There is no one universally optimal composition of field modes, described by the amplitudes and phases of the individual modes, in the aperture of the horn in accordance with the principles of the present invention. In any application, the optimal modal composition primarily depends on the horn aperture diameter, the desired aperture-edge illumination taper and the desired amount of the co-polarized power within a predetermined solid angle of a cone. Other performance parameters, such as the maximal acceptable level of cross-polarization, may also have to be factored into the determination of the optimal modal composition.

There is no single feature (shape or arrangement of corrugations) that makes the horn in accordance with the principles of the present invention achieve the increase of captured co-polarized power. The horn corrugations strongly interact with one another, whereby the interactions (mutual couplings) extend beyond immediately adjacent corrugations. Consequently, it is the global action of the entire flare section, with a multitude of complex mutual couplings within, that achieves the described effect.

The present corrugated horn retains the high polarization purity and the wideband input-impedance and radiation-pattern characteristics of the conventional corrugated horn. In addition, it significantly reduces the position drift of the conventional corrugated horn\'s phase center over the operating frequency band(s).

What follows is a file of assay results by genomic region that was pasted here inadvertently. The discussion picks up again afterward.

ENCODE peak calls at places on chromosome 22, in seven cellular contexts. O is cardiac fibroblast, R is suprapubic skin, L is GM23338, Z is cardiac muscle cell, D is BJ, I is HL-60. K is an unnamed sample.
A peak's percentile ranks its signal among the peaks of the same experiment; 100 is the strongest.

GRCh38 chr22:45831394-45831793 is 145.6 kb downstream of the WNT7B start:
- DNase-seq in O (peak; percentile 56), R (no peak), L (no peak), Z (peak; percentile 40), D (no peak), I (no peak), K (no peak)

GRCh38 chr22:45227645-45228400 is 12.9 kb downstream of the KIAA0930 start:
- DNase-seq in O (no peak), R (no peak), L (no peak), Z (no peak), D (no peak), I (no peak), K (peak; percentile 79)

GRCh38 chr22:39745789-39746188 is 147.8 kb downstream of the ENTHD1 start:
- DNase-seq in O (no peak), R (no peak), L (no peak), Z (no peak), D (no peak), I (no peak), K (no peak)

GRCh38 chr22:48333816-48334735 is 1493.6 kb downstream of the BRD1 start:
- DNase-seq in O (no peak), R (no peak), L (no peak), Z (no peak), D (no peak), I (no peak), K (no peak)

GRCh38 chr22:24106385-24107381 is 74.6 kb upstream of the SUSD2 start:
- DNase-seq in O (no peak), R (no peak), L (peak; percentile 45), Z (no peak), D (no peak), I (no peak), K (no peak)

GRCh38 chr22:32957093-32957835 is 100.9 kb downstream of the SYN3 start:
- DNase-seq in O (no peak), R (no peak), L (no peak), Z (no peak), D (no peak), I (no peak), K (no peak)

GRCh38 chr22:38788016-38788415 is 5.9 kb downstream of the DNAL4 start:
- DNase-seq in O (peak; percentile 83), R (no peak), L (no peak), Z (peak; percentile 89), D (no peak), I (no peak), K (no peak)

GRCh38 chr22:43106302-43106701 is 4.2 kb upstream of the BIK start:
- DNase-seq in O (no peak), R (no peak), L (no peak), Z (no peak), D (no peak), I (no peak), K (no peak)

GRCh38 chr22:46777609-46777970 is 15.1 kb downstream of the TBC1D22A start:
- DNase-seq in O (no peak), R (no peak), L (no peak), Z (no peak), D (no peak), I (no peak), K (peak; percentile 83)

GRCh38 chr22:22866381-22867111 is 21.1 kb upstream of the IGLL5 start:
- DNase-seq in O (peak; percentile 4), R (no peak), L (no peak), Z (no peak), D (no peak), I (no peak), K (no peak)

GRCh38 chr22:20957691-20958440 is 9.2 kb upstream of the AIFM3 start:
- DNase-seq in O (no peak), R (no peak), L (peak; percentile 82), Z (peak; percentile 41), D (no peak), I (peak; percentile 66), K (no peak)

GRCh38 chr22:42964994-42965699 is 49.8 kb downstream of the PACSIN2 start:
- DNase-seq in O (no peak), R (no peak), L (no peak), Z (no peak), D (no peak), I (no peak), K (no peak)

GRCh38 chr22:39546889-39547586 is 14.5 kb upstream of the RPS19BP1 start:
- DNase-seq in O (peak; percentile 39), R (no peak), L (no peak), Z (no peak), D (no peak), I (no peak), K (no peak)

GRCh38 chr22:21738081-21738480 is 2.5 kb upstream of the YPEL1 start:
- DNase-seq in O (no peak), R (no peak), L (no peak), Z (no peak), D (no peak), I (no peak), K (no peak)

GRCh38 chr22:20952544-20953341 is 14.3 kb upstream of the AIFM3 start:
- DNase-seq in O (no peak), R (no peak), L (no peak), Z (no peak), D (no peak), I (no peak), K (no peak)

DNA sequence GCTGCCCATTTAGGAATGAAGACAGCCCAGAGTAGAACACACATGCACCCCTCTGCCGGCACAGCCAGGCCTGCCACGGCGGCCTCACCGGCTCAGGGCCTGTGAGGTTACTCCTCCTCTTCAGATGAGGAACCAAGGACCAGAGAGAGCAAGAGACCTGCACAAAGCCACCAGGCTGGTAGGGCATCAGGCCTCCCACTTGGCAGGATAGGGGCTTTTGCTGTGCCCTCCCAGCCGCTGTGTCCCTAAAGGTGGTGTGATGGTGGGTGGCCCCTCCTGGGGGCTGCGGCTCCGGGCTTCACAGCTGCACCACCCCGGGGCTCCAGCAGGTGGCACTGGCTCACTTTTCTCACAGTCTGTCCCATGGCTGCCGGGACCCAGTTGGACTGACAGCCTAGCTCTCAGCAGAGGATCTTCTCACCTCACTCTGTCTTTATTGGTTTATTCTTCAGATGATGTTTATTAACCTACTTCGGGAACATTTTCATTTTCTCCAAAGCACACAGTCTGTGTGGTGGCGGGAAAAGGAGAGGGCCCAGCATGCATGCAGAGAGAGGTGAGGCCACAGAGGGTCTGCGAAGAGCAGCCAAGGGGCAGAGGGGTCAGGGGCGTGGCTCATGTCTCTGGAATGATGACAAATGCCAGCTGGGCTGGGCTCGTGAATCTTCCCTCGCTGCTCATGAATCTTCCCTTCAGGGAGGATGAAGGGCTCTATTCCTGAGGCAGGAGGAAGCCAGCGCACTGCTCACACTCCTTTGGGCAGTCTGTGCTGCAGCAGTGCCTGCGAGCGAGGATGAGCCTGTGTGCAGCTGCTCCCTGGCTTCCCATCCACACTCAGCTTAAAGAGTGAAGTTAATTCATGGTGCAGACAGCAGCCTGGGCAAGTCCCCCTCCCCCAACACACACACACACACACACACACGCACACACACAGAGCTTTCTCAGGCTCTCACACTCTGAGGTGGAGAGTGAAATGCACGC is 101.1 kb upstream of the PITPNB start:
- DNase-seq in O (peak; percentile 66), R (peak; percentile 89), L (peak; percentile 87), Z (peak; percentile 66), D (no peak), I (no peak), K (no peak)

The corrugated horn does not feature high aperture efficiency (thus also high power gain), which is beneficial for multiple-beam antennas, as disclosed in the Kung et al. and Parrikar et al. references. Instead, by increasing the co-polarized power captured by the illuminated aperture, the horn is more advantageous in single-beam antennas.

According to a further improved embodiment, the feed horn further comprises an input-impedance matching section coupled between the feed horn and a feeding waveguide, said section matching the input impedance of the feed horn through non-reflective direct signal propagation in the at least one operating frequency band.

According to a further improved embodiment, the feed horn is free of bound states of electromagnetic energy within the at least one operating frequency band.

According to a further improved embodiment, the overall locus of feed horn\'s phase center positions over the at least one operating frequency band spans a shorter distance than that of the horn employing the substantially pure HE11 mode in its aperture.

According to a further improved embodiment, the feed horn is adapted to produce low cross-polarization in at least one operating frequency band.

The invention has a number of advantages: